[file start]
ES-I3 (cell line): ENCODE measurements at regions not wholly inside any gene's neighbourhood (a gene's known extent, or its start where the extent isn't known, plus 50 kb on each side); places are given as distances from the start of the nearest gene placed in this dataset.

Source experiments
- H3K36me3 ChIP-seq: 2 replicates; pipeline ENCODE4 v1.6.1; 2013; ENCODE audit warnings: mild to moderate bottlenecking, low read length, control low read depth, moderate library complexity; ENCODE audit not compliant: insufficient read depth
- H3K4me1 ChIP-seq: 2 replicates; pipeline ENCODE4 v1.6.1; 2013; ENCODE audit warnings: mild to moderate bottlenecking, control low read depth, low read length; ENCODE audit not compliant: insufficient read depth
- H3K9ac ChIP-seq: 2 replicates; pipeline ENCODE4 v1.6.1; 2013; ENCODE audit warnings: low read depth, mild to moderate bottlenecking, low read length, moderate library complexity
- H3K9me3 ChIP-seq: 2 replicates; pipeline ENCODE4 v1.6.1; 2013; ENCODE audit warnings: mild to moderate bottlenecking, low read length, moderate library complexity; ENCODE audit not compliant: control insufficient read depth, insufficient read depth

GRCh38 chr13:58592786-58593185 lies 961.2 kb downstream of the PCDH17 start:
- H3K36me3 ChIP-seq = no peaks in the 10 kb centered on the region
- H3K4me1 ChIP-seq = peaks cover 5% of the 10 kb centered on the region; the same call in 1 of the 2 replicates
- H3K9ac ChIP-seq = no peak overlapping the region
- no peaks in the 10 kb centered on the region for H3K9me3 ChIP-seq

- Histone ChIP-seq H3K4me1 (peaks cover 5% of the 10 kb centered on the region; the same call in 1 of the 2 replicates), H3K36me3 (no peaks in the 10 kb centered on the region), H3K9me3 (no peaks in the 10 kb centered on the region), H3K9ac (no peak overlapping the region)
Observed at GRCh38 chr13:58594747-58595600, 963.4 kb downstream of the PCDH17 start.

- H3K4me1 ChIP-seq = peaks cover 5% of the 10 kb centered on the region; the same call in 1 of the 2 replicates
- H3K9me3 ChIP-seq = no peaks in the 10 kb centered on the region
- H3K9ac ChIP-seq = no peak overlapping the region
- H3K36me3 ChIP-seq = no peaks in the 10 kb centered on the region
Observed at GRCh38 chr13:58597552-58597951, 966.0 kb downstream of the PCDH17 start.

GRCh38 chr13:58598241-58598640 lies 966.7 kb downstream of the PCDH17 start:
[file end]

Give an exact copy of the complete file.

ES-I3 (cell line): ENCODE measurements at regions not wholly inside any gene's neighbourhood (a gene's known extent, or its start where the extent isn't known, plus 50 kb on each side); places are given as distances from the start of the nearest gene placed in this dataset.

Source experiments
- H3K36me3 ChIP-seq: 2 replicates; pipeline ENCODE4 v1.6.1; 2013; ENCODE audit warnings: mild to moderate bottlenecking, low read length, control low read depth, moderate library complexity; ENCODE audit not compliant: insufficient read depth
- H3K4me1 ChIP-seq: 2 replicates; pipeline ENCODE4 v1.6.1; 2013; ENCODE audit warnings: mild to moderate bottlenecking, control low read depth, low read length; ENCODE audit not compliant: insufficient read depth
- H3K9ac ChIP-seq: 2 replicates; pipeline ENCODE4 v1.6.1; 2013; ENCODE audit warnings: low read depth, mild to moderate bottlenecking, low read length, moderate library complexity
- H3K9me3 ChIP-seq: 2 replicates; pipeline ENCODE4 v1.6.1; 2013; ENCODE audit warnings: mild to moderate bottlenecking, low read length, moderate library complexity; ENCODE audit not compliant: control insufficient read depth, insufficient read depth

GRCh38 chr13:58592786-58593185 lies 961.2 kb downstream of the PCDH17 start:
- H3K36me3 ChIP-seq = no peaks in the 10 kb centered on the region
- H3K4me1 ChIP-seq = peaks cover 5% of the 10 kb centered on the region; the same call in 1 of the 2 replicates
- H3K9ac ChIP-seq = no peak overlapping the region
- no peaks in the 10 kb centered on the region for H3K9me3 ChIP-seq

- Histone ChIP-seq H3K4me1 (peaks cover 5% of the 10 kb centered on the region; the same call in 1 of the 2 replicates), H3K36me3 (no peaks in the 10 kb centered on the region), H3K9me3 (no peaks in the 10 kb centered on the region), H3K9ac (no peak overlapping the region)
Observed at GRCh38 chr13:58594747-58595600, 963.4 kb downstream of the PCDH17 start.

- H3K4me1 ChIP-seq = peaks cover 5% of the 10 kb centered on the region; the same call in 1 of the 2 replicates
- H3K9me3 ChIP-seq = no peaks in the 10 kb centered on the region
- H3K9ac ChIP-seq = no peak overlapping the region
- H3K36me3 ChIP-seq = no peaks in the 10 kb centered on the region
Observed at GRCh38 chr13:58597552-58597951, 966.0 kb downstream of the PCDH17 start.

GRCh38 chr13:58598241-58598640 lies 966.7 kb downstream of the PCDH17 start: